Around the Art World in Six Minutes
The drinking straw sculpture craze and more essential art news to start your week.
The Think-Piece: In a fantastic rumination on the effects of our culture-wide tendency to think of art-making as something other than work, New York Times chief film critic A.O. Scott draws some conclusions about where this devaluation of artistic labor may lead us. “The result is, or threatens to become, a stratification that mirrors the social and economic inequality undermining our civic life,” he writes. “The middle ranks—home to modestly selling writers, semi-popular bands, working actors, local museums and orchestras—are being squeezed out of existence.”
The Rant: The Los Angeles Times‘s Christopher Knight calls balderdash on Christie’s over the 235-page catalogue for Monday night’s “If I live I’ll see you Tuesday…” sale of contemporary art. He flips through the 235-page catalogue, published for the Loic Gouzer-organized sale, to ridicule its clumsy rhetorical tricks—and the accompanying skateboarding video (see above). “You can’t make this stuff up—at least, not with a straight face,” he writes. “Of course, the assorted hedge-funders, sheiks and vertical-real-estate investors looking to park their cash on the wall are probably not going to be reading this thing. (Why would they?) The catalog is a coffee table decoration, produced merely for display in the den.”
The Opinion: University of Pennsylvania bankruptcy law professor David Skeel takes a long look at the terms of Detroit’s proposed deal to satisfy its creditors, bolster its pension funds, and ensure the safety of the Detroit Institute of Arts collection, but finds that the solution is most likely illegal under the terms of US bankruptcy law. “Best interests means that creditors must get more in bankruptcy than they would outside of bankruptcy; and no unfair discrimination means that Detroit can’t give a much higher recovery to one group of general creditors than to another,” Skeel writes in the Washington Post. “The art-for-pensions deal runs roughshod over both requirements.”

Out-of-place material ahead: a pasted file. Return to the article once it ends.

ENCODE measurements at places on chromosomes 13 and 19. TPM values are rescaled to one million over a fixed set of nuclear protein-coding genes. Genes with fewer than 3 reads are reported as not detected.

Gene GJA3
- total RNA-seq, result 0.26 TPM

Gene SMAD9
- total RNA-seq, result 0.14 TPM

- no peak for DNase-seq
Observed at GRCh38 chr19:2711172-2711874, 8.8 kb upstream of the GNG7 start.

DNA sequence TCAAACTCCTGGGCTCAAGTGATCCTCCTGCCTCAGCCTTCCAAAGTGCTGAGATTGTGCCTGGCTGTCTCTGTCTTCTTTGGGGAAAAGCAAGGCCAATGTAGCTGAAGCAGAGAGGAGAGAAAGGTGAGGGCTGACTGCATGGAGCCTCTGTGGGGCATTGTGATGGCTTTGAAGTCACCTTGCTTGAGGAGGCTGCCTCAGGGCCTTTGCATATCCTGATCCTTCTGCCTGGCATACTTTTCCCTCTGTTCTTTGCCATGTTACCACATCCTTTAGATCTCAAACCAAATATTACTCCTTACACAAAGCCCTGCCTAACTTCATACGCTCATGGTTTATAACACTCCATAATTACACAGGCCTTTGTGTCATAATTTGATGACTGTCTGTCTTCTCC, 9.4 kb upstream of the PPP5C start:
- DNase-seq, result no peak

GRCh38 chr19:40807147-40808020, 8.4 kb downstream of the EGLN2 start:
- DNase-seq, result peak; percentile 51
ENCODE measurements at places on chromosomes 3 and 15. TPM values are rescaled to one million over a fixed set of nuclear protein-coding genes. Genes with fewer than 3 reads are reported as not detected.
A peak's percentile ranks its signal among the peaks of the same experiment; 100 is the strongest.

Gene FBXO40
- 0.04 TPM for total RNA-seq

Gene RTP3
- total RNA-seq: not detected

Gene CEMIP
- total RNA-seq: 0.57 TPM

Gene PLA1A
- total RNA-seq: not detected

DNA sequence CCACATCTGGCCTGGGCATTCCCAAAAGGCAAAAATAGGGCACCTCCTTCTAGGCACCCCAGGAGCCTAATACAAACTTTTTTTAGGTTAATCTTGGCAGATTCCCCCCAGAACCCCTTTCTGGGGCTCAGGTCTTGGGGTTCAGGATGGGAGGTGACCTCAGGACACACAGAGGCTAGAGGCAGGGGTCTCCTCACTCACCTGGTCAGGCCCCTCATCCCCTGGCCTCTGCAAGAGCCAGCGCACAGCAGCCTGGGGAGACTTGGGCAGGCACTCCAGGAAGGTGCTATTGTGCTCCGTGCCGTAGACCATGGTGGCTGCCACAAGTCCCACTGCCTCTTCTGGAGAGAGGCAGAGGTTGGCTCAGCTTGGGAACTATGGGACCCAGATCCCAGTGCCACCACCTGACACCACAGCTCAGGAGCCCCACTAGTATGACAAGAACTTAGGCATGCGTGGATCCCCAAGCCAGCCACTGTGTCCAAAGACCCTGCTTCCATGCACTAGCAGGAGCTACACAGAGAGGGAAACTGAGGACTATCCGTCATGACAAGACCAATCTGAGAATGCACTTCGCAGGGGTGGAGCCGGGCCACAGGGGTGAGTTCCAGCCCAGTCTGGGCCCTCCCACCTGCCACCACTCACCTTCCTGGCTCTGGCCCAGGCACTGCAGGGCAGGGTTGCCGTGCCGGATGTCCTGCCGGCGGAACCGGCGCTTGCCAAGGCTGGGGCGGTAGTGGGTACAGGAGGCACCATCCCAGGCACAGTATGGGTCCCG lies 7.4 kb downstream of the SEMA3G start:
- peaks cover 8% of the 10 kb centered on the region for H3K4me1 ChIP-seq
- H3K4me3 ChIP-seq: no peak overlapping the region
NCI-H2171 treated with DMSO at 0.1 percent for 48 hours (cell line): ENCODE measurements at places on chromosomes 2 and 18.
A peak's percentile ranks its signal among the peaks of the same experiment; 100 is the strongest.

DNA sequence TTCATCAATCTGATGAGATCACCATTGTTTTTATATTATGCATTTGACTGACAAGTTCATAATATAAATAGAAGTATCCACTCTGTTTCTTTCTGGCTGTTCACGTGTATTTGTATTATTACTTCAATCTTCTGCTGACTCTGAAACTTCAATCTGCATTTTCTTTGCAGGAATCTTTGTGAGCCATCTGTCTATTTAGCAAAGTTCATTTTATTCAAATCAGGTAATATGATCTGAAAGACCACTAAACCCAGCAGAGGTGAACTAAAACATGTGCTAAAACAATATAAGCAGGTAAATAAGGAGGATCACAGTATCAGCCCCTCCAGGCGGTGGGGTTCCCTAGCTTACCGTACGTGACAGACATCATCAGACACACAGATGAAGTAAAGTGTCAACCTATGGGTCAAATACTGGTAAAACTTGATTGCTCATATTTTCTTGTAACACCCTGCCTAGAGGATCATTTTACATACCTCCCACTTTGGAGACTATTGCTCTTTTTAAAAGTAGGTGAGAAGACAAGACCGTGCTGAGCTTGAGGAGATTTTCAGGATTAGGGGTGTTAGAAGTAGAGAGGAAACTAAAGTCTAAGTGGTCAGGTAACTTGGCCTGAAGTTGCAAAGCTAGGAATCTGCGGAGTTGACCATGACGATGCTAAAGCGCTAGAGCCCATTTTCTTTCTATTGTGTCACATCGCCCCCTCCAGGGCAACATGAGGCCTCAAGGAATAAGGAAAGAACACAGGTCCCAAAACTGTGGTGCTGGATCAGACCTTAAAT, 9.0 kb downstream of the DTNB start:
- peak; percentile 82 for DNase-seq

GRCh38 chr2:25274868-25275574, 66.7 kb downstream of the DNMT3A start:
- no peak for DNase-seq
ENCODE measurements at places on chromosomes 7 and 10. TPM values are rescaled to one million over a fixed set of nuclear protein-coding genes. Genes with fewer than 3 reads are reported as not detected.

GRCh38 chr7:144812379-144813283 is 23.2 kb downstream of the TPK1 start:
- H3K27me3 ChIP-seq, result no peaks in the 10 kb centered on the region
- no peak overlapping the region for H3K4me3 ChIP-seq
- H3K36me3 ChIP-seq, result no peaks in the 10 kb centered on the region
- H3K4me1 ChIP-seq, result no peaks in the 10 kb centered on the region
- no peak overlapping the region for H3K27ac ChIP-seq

The Interview: Wang Wei, who, with her husband, the businessman Liu Yiqian, runs two museums in Shanghai, discusses with the Financial Times‘s Georgina Adam how the couple goes about collecting art and running its private museums. “I first started to think of making a museum in 2003 but it only became possible in 2009, when our financial situation changed radically,” Wang says. “There is no plan, no budget. My husband makes money and I buy art.”
The Review: Reviewing Kara Walker‘s colossal sugar sphinx installation in Brooklyn (read artnet News’s interview with the artist), the New York Times‘s Roberta Smith finds that the work marshals an impressive platoon of symbol systems, metaphors, and allusions for a powerful and deeply resonant effect. “In addition to the Sugar Baby’s enlarged hands, pendulous breasts and her narrow, lioness shoulders, there is her magnificent rear, swooping up almost like a dome from a shortened spine, above shortened thighs and calves,” Smith writes. “From the back this dome turns into a perfect heart shape, buttocks whose cheeks protect a vulva that might almost be the entrance to a temple or cave, especially factoring in her boulder-size toes as steps. A powerful personification of the most beleaguered demographic in this country—the black woman—shows us where we all come from, innocent and unrefined.”
The WTF: Swedish furniture giant IKEA will turn its original store—located in Älmhult—into a 3,500-square-meter museum devoted to telling the history of the company, its products, and its workers. IKEA officials expect the museum, which will open in 2015, to attract some 200,000 visitors every year, AFP reports. “We intend to tell stories not only on our product range but also on how the IKEA business developed and about people, and of course to give a fun and interactive experience to visitors,” says Michele Acuna, managing director of the museum site.
The Extra-Curricular Double-Feature: A recent study of Canadians’ Sunday habits confirms what, anecdotally, all North Americans already know, Pacific Standard reports: Work is increasingly encroaching on our Sundays. “We are edging ever closer to a machine-tethered, work-chained, gruel-fed world governed by corporate automatons,” Ryan Jacobs alarmingly concludes. This trend becomes all the more alarming when read in conjunction with another Pacific Standard feature, this one by Tom Jacobs (no relation?), about a German study that found that children with more unstructured playtime turned out to be more socially adept adults. Taken in tandem, the message is clear: Everybody needs to work less and chill out.
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